SNC-Lavalin, WSP athorized to bid on public contracts in Quebec
Quebec-based engineering firms must provide updates on efforts to prevent fraud, corruption
MONTREAL—Two of Quebec’s largest engineering firms tainted by allegations of corruption and fraud are now free to bid on public contracts across the province.
Quebec’s securities regulator said it has given its authorization to SNC-Lavalin and WSP Global after months of investigation.
The firms have passed all checks from the province’s anti-corruption squad and have ensured that all people associated with alleged improprieties have left the companies.
“These companies have put in place governance measures and very robust and strong internal controls to prevent fraud and corruption,” said Sylvain Theberge, spokesperson for L’Autorite des marches financiers (AMF).
WSP must provide quarterly updates on its efforts to prevent fraud and corruption, while SNC must submit periodic reports from the same independent expert updates its progress to the World Bank.
The development bank barred an SNC-Lavalin subsidiary and more than 100 affiliates from bidding on World Bank Group-financed projects for up to 10 years over alleged bribes for a bridge project in Bangladesh and an undisclosed project in Cambodia.
The Canadian International Development Agency (CIDA) also said it was ineligible to bid on projects it funds because of the World Bank sanction.
Since December 2012, AMF approval has been required before companies can sign or renew big public contracts or subcontracts in Quebec.
The Montreal-based firms join about 270 companies that have been granted AMF approval to date, including most of the province’s large construction and engineering entities.
Authorization has only been denied for a handful of applicants.
The authorization, valid for three years, is required for public contracts over $10-million or contracts with the City of Montreal valued at more than $100,000.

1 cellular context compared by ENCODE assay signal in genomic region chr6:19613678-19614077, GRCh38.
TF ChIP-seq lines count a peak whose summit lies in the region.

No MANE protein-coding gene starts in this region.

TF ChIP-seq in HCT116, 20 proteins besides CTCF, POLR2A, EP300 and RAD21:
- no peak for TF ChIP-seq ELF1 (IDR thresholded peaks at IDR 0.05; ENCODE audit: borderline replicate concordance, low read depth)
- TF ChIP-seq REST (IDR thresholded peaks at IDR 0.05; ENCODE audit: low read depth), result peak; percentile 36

WSP Global, formerly known as Genivar, and SNC-Lavalin have been highlighted at a provincial corruption inquiry.
SNC-Lavalin, which employs more than 6,400 employees in Quebec, welcomed the decision which follows efforts over the last two years to implement an ethics and compliance standard across the company.
“I believe that with this certification, SNC-Lavalin has taken an important step in its goal to become a standard of excellence in ethics and compliance in its industry. It’s the start of a new era for SNC-Lavalin,” said CEO Robert Card.
SNC-Lavalin also said it remains committed to working with the Quebec government to reach a “comprehensive, final and fair” settlement to address past infractions.
Analyst Pierre Lacroix of Desjardins Capital Markets said AMF’s authorization won’t have a significant impact on either company’s financial results because Quebec represents only a small portion of their annual revenues.
“However, we believe that today’s announcement is a critical step in positioning SNC and WSP to bid on several big ticket transportation and power projects in the province in the next three to five years,” he wrote in a report.
WSP said it will now bid on several large contracts, including the Turcot highway near Montreal, the new Champlain bridge and a suburban Montreal transit project.
Spokesperson Isabelle Adjahi said WSP is one of the three short-listed groups for Turcot and is talking to potential partners for a Champlain bridge bid.
Maxim Sytchev of Dundee Capital Markets said the AMF’s blessing help to remove the “corruption overhang” for the firms.
For SNC-Lavalin, “the clean bill of health from the regulator” will help the public perception about the company, he said, pointing also to momentum from the awarding of contracts and impending concessions asset sales.